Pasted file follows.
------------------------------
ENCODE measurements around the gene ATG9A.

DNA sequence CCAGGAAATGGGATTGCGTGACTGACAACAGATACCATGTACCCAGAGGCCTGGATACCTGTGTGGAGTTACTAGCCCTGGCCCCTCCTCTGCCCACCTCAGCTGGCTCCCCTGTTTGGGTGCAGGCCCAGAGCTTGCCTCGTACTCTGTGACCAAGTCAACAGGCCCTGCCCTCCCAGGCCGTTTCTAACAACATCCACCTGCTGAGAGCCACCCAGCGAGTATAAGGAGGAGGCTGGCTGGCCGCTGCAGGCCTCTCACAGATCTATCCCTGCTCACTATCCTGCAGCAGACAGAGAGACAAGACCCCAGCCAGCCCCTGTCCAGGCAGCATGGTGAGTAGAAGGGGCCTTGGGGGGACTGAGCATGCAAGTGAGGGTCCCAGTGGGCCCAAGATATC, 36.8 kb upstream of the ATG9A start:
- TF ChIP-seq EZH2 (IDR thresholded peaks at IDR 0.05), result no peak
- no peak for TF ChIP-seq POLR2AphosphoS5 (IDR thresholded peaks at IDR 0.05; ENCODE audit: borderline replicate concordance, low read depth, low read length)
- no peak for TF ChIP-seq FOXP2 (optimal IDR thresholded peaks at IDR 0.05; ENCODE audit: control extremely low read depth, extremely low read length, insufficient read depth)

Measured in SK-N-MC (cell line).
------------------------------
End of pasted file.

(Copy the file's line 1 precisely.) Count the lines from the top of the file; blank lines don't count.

ENCODE measurements around the gene ATG9A.